After the first 15 minutes of opening night, I thought, “This is what I was meant to do!” Robert Redford was so young, so brilliant, and women loved him. He was the most beautiful guy that anybody ever saw. There was no question where he was going. A lot of the things in the play were his idea. He was hilarious. We had dinner one night in New Haven, and Liz Ashley had the audience in the palm in her hand. And I took Redford to dinner, and told him, “I had a partner for years with Elaine and I know how two people on stage can be—it’s a battle. And you can’t win the battle until you acknowledge to yourself that it’s a battle.” Well, that night you couldn’t see her. He was just on fire. And he came to me and said, “When I kiss her and she kicks her leg up, what do I do?” I said, “Why don’t you do it too?” Biggest laugh in the show. He was brilliant. He was in it for a year and true in every performance. I knew he’d be a movie star.

The Odd Couple—another Neil Simon production: Tell me about the chemistry between Walter Matthau and Art Carney.
Walter Matthau was not a nice man. There it is. And Art Carney was a saint. But their gifts interlocked. Art had separated from his wife and gone into [AA], and we were supporting him. And he was so stunningly gifted. Walter was a wise-ass. Not all that nice to Art. I remember opening night in New York, I changed something and Walter came to me and said, [in Matthau’s accent], “Mike, don’t you think when Artie does that, he’s a little faggy?” And I went, “Thanks for f-cking up our first night.” That was his approach. Neil Simon and I, that was the most fun we had. The play had a different ending every night. I still don’t know how it’s supposed to end. It was a great collaboration. He wrote the greatest joke in the Odd Couple by mistake. Oscar says to Felix, “You leave me little notes: ‘We’re all out of milk—F.U.’ It took me 20 minutes to figure out that F.U. meant Felix Unger.” The audience laughed so long, Walter had to sit down and read the New York Post while they laughed. It went on forever. He was so funny. Play after play.

TIME called you the most in-demand director in the American theater after that. Why did you go west to Hollywood afterwards?
First of all, I had done a lot of plays and they had all worked. Second of all, I had a false start with movies and, thank god, caught it—another movie that never happened after a bad experience with a producer of a Doris Day picture.

So how did you get Virginia Woolf?
I knew Richard Burton, because when Elaine and I were on Broadway, he was in the theater with Camelot and I got friendly with Burton. We’d go out drinking after the show.

That must have been interesting…
It was fun. And then I was going to get married—which I eventually didn’t do—Richard was in Rome shooting Cleopatra. And he said, “Come on over to Rome and we’ll do it!”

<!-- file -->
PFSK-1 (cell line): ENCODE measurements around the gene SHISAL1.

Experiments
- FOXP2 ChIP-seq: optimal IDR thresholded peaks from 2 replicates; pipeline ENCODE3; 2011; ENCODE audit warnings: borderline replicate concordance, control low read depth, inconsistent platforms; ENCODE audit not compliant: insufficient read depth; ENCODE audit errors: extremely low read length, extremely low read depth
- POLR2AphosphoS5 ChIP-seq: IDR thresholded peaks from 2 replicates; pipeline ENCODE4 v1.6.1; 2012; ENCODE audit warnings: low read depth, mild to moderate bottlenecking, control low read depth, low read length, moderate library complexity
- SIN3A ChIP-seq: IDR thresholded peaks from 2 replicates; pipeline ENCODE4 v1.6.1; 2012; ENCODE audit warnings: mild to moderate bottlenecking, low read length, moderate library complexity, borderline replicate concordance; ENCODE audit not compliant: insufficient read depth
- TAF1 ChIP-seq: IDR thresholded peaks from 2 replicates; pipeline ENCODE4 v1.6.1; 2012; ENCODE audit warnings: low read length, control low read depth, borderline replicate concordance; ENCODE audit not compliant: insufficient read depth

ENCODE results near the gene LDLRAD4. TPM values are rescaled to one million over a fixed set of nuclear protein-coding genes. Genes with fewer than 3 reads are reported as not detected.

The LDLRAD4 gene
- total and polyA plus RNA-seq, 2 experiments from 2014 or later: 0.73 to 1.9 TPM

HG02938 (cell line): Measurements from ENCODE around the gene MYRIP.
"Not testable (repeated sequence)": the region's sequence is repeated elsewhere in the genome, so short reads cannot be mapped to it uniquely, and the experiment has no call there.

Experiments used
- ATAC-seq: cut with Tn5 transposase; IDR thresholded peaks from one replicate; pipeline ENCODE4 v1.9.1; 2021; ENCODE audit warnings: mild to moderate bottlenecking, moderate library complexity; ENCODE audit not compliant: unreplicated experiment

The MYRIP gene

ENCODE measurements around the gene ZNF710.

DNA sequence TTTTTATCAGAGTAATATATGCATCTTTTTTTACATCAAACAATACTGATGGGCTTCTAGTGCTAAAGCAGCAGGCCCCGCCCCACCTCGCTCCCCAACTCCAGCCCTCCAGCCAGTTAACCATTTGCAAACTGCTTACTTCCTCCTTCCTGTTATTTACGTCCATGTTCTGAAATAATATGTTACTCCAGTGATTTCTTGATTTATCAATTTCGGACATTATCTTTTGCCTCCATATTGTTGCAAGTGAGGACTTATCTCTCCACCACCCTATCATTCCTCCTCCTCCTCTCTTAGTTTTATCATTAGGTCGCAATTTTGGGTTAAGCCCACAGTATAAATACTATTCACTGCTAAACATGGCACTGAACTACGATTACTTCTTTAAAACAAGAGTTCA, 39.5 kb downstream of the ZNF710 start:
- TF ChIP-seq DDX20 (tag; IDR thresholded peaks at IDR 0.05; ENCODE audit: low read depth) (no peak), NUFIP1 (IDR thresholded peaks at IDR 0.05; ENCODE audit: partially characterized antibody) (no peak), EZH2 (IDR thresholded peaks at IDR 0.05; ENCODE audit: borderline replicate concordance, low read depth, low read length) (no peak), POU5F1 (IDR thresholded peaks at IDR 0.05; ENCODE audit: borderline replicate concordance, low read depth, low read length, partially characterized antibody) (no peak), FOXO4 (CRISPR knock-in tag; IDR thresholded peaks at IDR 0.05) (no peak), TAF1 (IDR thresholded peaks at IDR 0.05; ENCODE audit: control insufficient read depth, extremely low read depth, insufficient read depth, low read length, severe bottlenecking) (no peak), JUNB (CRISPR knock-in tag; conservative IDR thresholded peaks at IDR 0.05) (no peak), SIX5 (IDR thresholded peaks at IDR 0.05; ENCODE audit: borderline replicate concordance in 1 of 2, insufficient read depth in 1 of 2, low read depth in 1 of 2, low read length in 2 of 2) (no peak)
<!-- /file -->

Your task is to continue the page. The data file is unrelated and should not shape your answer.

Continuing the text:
Meaning?
Have us married at his place. But by the time I was supposed to go to Rome, I’d told this girl that I could not marry her. I told Richard and he said, “Come anyway.” And by the time I got to Rome, there were no Burtons anymore; there was only Richard and Elizabeth. Richard asked me to take care of Elizabeth and take her out. So I picked her up in my VW and she put a kerchief over her head and we snuck out the back door and we took a ride to Villa d’este to see the fountains and walk around. No one recognized her. I liked her so much, we became great friends. And then we go back to New York and I read that she’d been signed to do Virginia Woolf. We had the same press agent and I told him, “Tell Elizabeth that I should direct her.” And he called me and said, “She thinks so too.” And that was it. I had socialled my way into directing movies.

Tell me about being on the set with those two. That’s a raw movie and those two were known for fighting and being tempestuous. It must have been a handful.
Richard and Elizabeth knew these characters. We all loved each other. George Segal was an old friend. Richard was difficult. When Richard was drinking, he was difficult. But he wasn’t vicious, he was unhappy. By and large, he was never unkind. One night, he said, “I can’t act,” and we’d shoot something else. But he would yell at Elizabeth—they had stuff going on between them. And halfway through, I thought, “This is really good; she’s a really good actress.” And she was.

But was there off camera tempestuousness?
He would yell at her, she would cry, and then the Duke and Duchess of Windsor would come to the set and take them to lunch. And they’d come back hours late. My signature Elizabeth story is, she was worried about her monologue about her son. She was worried she wouldn’t be able to cry and I said don’t worry about it. And on the first take she was incredible, and, of course, the tears came. And right in the middle of this beautiful take, you could hear a crew guy snoring. And it was so loud that I had to cut. And she said, “Please don’t fire him!” That was the first thing she said. Unheard of kindness. That’s why everyone loved her.